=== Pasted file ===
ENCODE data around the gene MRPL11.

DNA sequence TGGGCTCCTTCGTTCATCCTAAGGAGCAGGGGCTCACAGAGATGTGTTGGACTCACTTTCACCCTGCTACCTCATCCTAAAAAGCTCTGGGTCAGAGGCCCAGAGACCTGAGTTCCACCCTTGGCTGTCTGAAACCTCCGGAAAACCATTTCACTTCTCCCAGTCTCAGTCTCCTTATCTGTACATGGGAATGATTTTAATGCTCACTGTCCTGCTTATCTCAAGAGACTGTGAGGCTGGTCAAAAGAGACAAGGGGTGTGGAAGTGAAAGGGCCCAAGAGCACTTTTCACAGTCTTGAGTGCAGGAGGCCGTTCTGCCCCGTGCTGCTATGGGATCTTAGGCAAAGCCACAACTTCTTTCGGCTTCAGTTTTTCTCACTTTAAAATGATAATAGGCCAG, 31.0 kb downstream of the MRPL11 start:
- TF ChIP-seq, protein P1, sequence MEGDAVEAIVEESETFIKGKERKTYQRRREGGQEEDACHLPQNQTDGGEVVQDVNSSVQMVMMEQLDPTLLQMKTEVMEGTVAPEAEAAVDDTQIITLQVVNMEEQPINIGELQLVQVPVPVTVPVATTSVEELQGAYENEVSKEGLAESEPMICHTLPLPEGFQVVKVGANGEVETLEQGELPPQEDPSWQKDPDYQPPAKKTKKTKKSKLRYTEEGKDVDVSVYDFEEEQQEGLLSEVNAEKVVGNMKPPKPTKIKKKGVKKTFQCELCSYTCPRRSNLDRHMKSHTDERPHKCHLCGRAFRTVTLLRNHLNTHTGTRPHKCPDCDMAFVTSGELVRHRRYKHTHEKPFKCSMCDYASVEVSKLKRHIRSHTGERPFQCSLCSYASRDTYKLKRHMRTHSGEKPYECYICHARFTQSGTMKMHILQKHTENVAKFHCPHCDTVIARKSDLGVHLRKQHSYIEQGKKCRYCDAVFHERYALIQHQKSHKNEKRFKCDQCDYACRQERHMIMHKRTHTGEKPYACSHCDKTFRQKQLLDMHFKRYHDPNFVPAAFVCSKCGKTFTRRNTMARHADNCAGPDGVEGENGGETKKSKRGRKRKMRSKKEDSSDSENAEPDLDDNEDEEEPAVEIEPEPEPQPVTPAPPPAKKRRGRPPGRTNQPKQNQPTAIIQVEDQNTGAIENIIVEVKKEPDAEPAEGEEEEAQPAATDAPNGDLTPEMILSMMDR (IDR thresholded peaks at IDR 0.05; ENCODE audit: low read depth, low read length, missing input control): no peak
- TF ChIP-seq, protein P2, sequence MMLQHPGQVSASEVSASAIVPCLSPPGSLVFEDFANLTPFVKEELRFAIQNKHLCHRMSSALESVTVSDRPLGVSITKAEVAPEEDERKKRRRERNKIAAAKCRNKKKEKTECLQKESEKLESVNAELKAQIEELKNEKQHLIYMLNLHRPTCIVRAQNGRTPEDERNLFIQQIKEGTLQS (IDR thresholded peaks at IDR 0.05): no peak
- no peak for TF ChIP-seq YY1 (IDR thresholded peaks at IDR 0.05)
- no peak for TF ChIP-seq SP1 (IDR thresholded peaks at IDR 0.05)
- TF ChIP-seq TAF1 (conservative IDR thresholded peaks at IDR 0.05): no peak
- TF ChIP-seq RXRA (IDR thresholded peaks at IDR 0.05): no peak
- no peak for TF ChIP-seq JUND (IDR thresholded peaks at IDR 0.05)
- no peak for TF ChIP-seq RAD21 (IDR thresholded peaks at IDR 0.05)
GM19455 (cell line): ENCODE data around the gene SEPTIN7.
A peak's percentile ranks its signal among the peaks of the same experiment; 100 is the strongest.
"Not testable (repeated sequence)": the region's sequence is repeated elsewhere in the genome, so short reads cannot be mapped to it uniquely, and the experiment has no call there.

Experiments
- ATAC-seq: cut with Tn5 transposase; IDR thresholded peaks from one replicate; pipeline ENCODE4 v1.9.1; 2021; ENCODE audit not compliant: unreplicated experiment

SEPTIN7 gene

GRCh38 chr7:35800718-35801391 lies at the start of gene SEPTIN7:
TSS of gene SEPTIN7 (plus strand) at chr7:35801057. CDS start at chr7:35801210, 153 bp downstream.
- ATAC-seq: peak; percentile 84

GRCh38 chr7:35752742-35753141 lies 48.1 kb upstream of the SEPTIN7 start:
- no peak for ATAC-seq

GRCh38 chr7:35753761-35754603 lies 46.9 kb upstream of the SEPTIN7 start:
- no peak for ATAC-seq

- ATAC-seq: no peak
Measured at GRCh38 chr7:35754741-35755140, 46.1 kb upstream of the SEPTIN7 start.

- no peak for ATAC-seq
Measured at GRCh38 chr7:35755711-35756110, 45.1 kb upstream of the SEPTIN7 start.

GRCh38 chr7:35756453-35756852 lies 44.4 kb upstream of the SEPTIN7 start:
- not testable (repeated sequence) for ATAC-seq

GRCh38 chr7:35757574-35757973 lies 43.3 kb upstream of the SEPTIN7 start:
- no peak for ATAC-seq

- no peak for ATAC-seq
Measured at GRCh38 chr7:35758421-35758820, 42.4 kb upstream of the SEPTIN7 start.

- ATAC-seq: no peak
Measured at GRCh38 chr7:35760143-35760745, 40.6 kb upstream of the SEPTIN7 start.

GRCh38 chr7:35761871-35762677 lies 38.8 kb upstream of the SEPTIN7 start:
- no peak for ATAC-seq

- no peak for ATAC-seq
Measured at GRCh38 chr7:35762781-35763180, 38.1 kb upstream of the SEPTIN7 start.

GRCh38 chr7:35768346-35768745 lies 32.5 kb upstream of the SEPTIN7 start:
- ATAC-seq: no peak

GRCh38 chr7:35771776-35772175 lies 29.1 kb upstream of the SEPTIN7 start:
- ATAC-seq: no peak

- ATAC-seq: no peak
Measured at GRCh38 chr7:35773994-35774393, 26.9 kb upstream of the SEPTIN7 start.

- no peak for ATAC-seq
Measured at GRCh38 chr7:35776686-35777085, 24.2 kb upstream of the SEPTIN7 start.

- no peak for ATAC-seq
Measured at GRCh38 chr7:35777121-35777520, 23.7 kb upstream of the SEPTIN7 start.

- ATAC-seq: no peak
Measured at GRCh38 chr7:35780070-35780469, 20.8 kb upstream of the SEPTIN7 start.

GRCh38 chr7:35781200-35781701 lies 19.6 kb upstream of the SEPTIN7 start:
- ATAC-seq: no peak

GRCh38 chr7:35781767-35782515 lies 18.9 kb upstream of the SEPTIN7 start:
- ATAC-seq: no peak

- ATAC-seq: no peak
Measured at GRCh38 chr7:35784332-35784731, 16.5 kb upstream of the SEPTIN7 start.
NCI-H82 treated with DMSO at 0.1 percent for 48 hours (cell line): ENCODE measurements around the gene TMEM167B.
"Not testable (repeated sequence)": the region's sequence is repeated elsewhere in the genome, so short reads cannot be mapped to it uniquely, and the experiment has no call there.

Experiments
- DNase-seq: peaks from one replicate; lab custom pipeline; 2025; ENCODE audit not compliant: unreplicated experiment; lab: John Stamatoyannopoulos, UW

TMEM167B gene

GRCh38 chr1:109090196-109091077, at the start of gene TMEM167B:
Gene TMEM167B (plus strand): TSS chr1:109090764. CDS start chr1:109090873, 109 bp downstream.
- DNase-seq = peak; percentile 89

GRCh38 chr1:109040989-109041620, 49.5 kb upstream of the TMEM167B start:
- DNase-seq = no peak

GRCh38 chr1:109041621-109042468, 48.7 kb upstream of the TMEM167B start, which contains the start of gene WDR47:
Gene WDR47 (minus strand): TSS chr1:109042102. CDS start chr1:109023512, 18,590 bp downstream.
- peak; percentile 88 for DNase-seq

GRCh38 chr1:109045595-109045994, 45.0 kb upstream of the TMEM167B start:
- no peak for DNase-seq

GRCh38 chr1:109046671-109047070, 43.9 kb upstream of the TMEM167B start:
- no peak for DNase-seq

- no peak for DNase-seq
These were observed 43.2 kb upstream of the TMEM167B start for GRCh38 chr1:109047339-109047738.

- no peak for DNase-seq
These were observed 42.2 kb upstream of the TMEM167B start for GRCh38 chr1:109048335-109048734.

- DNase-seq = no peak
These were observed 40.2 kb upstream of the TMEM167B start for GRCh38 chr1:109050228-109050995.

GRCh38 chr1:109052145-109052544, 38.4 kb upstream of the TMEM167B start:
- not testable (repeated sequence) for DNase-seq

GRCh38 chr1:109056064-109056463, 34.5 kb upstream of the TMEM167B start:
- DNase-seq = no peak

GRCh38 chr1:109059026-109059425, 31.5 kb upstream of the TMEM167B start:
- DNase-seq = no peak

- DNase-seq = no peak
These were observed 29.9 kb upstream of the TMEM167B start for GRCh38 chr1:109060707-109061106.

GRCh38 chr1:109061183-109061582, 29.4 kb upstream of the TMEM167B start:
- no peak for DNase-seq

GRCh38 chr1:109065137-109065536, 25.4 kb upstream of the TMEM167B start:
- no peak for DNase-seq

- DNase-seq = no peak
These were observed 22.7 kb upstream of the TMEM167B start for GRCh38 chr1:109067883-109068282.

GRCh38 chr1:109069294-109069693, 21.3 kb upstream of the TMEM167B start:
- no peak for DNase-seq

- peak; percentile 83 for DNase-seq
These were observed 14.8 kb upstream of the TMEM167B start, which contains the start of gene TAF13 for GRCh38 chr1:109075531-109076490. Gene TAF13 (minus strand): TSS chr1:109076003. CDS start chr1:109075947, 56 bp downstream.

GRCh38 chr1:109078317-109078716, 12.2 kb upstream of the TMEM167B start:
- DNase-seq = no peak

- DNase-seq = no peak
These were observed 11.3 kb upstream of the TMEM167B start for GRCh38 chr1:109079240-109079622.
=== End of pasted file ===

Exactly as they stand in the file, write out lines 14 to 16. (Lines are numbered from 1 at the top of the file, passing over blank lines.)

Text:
Experiments
- ATAC-seq: cut with Tn5 transposase; IDR thresholded peaks from one replicate; pipeline ENCODE4 v1.9.1; 2021; ENCODE audit not compliant: unreplicated experiment

SEPTIN7 gene